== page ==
Cody Orgeron has football in his blood.
But tennis is in his heart.
So fours ago as he was heading into the seventh grade, he gave up the shoulder pads and helmet to concentrate on playing with a racket.
It was an easy decision for Cody to make.
But it wasn’t quite so easy for his dad, Ed Orgeron, the former head football coach at Ole Miss, interim head coach at Southern Cal and ex-defensive line coach of the New Orleans Saints, to accept.
Well, not at first anyway.
“At first, my dad was a little iffy about it,” Cody said. “Well, heartbroken actually, because I used to play quarterback and my brother plays receiver, and I would just throw it to him every play. My dad really enjoyed that. But I remember him telling me he would support me in whatever sport I played and I have been playing it ever since.”
And he has been pretty good at it.
Orgeron, now a sophomore at Mandeville High, won the LHSAA Division I boys singles state tennis championship last week, beating Jesuit’s Jordan Lacoste 6-0, 6-1 in the championship match.
It was his second consecutive year winning a state title after winning a doubles title last season.
His dad, who was busy as an assistant coach at Southern Cal this time a year ago, didn’t get to see his son win that doubles title as a freshman.
But there probably wasn’t a prouder guy watching than Coach O last week.
“It was so rewarding,” Ed Orgeron said. “The most rewarding part was just being there because I couldn’t be there last year.”
Orgeron, who played football at South Lafourche and later Northwestern State, doesn’t take any of the credit for his son’s tennis success.
“He gets that from his mom,” Orgeron said. “She is a good player. But Cody was always a natural. Obviously I wanted him to play football, but I wasn’t going to force him to play football. We sat down and I told him if he wants to play tennis, fine. If he wants to play football, fine. Whichever one he decided, I wanted him to prepare and do the best he possibly can. He works very hard at it.”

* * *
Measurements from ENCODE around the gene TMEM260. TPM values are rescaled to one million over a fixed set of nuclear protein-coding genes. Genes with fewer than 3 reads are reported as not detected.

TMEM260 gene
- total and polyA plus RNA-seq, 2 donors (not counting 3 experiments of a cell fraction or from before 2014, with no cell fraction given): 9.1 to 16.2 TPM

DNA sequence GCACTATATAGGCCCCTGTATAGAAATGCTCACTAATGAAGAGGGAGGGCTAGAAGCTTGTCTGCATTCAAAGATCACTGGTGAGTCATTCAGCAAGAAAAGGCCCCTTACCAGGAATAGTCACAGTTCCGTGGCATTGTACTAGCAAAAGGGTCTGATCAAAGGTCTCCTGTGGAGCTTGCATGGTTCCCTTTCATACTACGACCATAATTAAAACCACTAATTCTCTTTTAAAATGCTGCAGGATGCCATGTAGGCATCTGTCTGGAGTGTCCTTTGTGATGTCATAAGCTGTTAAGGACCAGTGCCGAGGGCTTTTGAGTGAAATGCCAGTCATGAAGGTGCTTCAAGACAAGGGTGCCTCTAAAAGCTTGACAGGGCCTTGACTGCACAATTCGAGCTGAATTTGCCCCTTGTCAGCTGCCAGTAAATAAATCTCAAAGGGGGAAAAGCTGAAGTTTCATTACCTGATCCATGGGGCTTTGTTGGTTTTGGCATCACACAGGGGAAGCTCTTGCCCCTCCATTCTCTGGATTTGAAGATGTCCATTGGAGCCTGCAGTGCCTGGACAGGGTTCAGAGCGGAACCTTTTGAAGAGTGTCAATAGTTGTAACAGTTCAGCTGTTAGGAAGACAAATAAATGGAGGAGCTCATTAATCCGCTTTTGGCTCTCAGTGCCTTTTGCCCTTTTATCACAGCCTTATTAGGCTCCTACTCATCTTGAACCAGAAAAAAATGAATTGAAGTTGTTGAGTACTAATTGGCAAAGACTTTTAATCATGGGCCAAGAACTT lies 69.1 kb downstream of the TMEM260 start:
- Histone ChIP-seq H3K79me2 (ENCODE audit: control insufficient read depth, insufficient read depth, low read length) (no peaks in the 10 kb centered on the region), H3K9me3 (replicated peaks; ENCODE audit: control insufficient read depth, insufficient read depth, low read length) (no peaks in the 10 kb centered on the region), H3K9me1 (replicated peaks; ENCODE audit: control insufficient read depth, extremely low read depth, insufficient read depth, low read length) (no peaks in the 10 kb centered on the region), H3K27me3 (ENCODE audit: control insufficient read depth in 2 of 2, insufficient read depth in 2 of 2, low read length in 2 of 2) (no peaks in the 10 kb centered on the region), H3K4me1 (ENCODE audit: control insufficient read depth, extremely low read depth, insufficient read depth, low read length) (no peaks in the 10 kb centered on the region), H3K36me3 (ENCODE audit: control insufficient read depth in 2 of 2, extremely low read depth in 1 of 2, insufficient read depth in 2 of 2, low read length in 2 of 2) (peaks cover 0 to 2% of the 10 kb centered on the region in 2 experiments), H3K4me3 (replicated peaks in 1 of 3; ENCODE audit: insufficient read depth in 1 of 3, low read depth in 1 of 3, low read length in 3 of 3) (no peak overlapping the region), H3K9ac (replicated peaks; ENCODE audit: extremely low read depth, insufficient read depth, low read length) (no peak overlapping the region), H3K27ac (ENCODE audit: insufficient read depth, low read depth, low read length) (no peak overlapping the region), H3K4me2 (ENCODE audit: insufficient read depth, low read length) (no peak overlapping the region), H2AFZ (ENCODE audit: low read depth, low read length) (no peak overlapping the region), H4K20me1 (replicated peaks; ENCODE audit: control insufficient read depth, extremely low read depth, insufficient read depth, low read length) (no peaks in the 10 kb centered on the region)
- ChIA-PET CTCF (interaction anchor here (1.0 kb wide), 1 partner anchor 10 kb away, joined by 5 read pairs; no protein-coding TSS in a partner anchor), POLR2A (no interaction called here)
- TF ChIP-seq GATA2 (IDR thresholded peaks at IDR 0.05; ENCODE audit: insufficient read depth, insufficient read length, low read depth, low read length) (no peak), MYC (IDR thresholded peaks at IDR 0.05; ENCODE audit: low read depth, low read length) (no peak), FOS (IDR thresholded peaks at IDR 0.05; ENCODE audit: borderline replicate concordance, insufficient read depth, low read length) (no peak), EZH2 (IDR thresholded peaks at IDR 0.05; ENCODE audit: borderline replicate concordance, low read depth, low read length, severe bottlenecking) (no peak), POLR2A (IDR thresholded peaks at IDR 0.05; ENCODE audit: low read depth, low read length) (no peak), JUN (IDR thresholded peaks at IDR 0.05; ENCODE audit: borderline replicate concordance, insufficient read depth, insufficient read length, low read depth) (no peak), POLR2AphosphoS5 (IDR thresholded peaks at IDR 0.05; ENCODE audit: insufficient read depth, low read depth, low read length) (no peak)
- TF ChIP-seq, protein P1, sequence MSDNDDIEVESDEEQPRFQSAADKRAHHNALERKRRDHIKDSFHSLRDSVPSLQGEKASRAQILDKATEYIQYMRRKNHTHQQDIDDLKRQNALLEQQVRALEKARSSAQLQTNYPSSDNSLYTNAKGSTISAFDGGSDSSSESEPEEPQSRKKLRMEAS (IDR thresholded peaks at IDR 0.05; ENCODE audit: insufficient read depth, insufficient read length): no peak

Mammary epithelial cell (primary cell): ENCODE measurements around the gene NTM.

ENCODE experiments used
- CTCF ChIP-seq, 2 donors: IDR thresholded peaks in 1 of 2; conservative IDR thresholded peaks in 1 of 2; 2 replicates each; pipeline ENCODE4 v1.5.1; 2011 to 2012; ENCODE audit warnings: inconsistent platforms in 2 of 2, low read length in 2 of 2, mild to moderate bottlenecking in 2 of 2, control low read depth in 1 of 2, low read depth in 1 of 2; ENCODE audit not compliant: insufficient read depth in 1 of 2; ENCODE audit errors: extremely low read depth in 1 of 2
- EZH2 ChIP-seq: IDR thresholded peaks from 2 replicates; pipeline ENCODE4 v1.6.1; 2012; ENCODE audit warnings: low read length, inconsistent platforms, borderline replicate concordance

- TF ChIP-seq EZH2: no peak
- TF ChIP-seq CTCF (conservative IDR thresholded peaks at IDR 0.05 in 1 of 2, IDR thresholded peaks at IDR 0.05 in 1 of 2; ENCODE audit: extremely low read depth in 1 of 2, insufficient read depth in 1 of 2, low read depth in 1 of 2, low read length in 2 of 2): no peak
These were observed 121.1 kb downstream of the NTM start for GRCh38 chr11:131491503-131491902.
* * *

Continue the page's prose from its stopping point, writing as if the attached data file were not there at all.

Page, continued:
Cody Orgeron has always been an athlete. He played football, basketball and baseball growing up. He started finding a love for tennis when the family lived in Oxford, Miss., and he would tag along behind his mom, Kelly, for practice.
“I would just hit around when she had lessons,” Cody recalled. “Then I got really into it when I moved to Mandeville, and it really just took off from there.”
Away from school, he fine tunes his tennis skills working with Walker and Ray Sahag, a couple who teach tennis at Franco’s Athletic Club in Mandeville.
Walker Sahag, who has taught Cody for five years, says she noticed Cody’s athleticism right away.
“Cody is a superior athlete, but he also has a very high athletic IQ,” she said. “He is competitive. But the best thing is he knows how to be a teammate. He brings that understanding from other sports and he applies it really well to tennis.”
Sahag especially notices Cody’s football skills and how they have translated to the tennis court.
“He has a great arm,” she said. “You can see it in the accuracy on his serve, the placement and the changing speeds. And he sees the court more like a quarterback would. Most kids see side to side, but Cody sees short and deep. It’s like drawing a linebacker up and going over his head for a touchdown. I’m sure he has spent billions of hours watching football game film with his dad, so he knows the game.”
Football is still a big part of the Orgeron household.
Cody’s twin brother, Parker, is a standout receiver at Mandeville and will surely draw plenty of recruiting interest from big-time college football programs. His older brother, Tyler, is a student at LSU who works with the recruitment department. And his dad says plans to return to coaching in the fall of 2015.
And Cody still gets that itch every now and then on Friday nights to return to the field and toss TD passes to his brother.
“Yes, I do (miss it) sometimes,” he said. “My brother is out there and all of my best friends are on the team. I have grown a lot (from 5-foot 4 in seventh grade to 6-foot tall now), so they joke with me about how they want me to go play football. But I am going to stick to tennis.”